Bernadeau: NASCAR's silence speaks loudly

Only a few drivers, including the only black one, have expressed views on George Floyd’s death

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NASCAR Cup Series driver Bubba Wallace acknowledges the crowd during the Ford EcoBoost 400 on Nov. 18,2 018 at Homestead-Miami Speedway. Mark J. Rebilas / USA TODAY Sports

Athletes have an amazing ability to compartmentalize.

But in the midst of a volatile time in this country, NASCAR Cup Series driver Bubba Wallace raced with a particular anger Sunday afternoon.

Aggressive throughout the course of the 500-lap affair, Wallace, the lone African-American driver in NASCAR’s top level of competition, piloted his No. 43 Richard Petty Motorsports Chevrolet Camaro to a 10th-place finish during the Supermarket Heroes 500 from Bristol Motor Speedway.

Days later, Wallace revealed why his anger existed during the event and why his frustration lingered afterward.

The 26-year-old driver from Mobile, Ala., was greatly affected by the death of George Floyd, who was murdered while in police custody outside of a grocery store in Minneapolis on Memorial Day. Two days after the incident, Wallace tweeted his disgust over the injustice.


However, according to USA Today NASCAR reporter Michelle R. Martinelli, only three of the 30-plus full-time Cup Series drivers had voiced their opinions on the matter on their social media accounts prior to the race.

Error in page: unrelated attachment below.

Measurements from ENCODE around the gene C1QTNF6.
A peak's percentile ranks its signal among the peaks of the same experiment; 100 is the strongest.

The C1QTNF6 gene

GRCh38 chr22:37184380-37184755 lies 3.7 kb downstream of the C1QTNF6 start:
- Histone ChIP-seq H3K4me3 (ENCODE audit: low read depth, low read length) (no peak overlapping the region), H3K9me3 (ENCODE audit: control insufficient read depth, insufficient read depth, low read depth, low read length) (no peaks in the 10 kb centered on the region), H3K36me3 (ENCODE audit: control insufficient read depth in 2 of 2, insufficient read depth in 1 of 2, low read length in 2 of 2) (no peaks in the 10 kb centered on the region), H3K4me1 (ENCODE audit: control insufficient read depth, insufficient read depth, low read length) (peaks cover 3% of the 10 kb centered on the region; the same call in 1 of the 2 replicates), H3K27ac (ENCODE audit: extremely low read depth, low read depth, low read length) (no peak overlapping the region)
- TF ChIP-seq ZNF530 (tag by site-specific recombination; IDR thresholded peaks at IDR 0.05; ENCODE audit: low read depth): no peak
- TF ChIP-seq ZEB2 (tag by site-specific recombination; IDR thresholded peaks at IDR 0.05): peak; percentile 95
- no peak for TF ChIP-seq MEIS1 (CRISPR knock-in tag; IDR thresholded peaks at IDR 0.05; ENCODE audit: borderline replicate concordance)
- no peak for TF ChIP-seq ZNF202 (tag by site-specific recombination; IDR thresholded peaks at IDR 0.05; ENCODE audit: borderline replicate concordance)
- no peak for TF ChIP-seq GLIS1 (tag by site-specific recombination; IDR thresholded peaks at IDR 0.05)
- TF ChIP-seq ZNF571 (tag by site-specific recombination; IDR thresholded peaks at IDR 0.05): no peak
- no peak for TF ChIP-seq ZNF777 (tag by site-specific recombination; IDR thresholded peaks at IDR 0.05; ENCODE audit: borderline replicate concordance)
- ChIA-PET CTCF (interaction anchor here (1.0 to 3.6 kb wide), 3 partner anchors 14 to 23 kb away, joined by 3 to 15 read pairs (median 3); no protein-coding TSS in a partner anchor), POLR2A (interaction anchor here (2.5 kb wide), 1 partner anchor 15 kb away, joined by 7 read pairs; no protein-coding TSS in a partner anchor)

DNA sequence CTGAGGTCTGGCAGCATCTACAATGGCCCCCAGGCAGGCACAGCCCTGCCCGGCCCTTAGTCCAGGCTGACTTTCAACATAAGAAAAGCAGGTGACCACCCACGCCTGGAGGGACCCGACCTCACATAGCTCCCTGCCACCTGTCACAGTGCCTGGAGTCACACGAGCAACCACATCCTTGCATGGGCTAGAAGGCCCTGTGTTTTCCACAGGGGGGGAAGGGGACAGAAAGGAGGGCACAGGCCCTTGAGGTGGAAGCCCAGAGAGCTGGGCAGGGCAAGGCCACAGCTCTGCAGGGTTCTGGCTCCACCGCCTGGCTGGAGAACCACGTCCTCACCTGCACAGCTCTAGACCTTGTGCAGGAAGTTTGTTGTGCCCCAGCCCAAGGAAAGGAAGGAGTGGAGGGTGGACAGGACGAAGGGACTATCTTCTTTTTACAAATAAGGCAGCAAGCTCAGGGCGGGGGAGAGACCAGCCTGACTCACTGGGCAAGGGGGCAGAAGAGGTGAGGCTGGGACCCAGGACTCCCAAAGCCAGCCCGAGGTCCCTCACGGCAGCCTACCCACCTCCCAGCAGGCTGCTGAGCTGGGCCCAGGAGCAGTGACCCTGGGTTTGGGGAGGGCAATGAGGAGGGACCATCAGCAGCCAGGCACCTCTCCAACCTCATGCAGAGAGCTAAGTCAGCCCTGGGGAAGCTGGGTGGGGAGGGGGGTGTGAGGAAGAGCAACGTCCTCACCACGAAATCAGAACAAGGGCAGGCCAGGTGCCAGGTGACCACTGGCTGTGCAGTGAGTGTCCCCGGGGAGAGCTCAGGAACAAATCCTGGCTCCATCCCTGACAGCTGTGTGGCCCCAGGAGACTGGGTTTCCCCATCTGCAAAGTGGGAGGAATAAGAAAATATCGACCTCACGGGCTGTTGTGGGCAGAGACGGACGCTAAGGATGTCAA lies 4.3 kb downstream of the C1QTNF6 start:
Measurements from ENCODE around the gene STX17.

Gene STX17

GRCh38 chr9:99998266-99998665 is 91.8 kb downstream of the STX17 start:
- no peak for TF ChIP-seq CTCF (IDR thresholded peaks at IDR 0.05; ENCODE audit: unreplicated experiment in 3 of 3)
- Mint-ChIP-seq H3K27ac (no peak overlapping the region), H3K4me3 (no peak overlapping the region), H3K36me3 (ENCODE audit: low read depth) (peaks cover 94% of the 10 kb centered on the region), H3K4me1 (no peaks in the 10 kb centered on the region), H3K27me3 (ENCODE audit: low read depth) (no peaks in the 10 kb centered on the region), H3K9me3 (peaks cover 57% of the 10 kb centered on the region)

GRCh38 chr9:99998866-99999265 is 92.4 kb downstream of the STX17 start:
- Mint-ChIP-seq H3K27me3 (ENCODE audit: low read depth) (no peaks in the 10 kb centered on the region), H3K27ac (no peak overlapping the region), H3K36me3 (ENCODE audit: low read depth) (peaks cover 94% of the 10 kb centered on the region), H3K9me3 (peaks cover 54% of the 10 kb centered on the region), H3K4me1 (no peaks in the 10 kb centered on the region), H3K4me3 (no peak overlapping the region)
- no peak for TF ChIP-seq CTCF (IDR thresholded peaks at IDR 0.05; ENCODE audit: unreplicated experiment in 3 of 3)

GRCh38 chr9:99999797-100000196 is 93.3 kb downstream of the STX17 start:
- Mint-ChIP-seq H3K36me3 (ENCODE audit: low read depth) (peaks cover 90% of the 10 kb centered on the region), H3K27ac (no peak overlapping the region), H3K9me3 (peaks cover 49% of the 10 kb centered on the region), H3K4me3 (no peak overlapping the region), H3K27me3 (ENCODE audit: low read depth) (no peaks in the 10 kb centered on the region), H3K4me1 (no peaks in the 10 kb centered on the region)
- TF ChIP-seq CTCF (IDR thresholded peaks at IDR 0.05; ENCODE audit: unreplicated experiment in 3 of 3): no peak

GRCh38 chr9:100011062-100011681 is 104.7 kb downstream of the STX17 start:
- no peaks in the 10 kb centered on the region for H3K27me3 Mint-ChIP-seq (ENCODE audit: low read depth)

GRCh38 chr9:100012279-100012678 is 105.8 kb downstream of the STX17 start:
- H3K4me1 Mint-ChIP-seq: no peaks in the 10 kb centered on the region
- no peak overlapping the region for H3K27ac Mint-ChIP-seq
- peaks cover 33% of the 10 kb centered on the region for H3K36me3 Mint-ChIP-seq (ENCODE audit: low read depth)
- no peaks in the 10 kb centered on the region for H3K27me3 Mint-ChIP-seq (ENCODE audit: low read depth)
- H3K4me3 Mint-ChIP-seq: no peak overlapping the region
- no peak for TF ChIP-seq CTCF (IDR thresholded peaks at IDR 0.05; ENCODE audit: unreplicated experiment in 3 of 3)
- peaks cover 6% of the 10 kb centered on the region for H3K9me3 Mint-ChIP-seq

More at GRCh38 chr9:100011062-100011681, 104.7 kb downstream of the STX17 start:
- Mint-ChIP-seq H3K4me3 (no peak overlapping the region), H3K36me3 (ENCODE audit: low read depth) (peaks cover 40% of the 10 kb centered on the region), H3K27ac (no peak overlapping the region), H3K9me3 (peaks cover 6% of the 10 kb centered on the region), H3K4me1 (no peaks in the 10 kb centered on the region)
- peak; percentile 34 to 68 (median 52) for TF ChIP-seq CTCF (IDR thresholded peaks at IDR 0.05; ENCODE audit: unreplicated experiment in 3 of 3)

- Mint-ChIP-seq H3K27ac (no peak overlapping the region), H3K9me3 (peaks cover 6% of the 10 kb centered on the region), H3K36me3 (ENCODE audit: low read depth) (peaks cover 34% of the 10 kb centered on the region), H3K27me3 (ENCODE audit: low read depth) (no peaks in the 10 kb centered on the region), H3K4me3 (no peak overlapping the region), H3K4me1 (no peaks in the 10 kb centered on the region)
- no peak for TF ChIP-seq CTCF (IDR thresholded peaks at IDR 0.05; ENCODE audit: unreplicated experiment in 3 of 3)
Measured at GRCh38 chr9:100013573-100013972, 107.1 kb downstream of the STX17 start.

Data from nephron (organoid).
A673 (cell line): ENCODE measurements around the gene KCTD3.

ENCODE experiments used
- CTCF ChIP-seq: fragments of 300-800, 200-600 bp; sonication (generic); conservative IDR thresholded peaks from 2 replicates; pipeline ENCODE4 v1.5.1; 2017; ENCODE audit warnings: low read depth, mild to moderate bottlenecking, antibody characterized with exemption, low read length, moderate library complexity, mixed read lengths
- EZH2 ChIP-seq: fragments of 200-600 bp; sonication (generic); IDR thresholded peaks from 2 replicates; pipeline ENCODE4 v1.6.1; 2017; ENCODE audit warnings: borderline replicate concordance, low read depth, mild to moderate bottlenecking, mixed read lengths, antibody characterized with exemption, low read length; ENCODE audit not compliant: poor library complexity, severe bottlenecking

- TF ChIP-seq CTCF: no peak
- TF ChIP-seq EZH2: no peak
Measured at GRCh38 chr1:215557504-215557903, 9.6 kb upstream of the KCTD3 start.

The other two were Daniel Suárez, a 28-year-old who is the first Mexican-born NASCAR champion at any level, and Ty Dillon, a 28-year-old caucasian who is the grandson of long-time car owner Richard Childress.

Appearing as a guest on the Dale Jr. Download hosted by NASCAR driving legend and current broadcaster Dale Earnhardt Jr., Wallace expressed on Wednesday his frustration to his fellow drivers and the powers that be in NASCAR about the lack of a response from the sport as a whole.

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NASCAR Cup Series driver Kyle Larson races during the Ford EcoBoost 400 on Nov. 18, 2018 at Homestead-Miami Speedway. Mark J. Rebilas / USA TODAY Sports

Wallace’s comments exposed NASCAR in its inability to properly address this matter, but also provided a path to creating a start.
The days following Wallace’s callout, statements from prominent drivers and figures like seven-time Cup champion Jimmie Johnson and Earnhardt Jr. to NASCAR began to circulate. Additionally, several other drivers participated in the Blackout Tuesday, an initiative to go silent on social media by posting a black square and reflect on recent events.

But given how late many chose to speak up or little was actually said in their statements, considering the history of the sport and strides the spors seeks to make in diversity, NASCAR’s response has bordered on embarrassing.

Notably creating a “Drive for Diversity” development program, the sport has long looked to move past the racist stereotypes that have followed it for decades. Kyle Larson, an Asian-American, was a former NASCAR driver who came up through the developmental program and rose to prominence, but lost his ride in April after video emerged of the 27-year-old driver saying a racial slur multiple times during an iRacing event.


Given how the Larson news circulated, NASCAR’s crawl to a collective response was that much more of a bad look.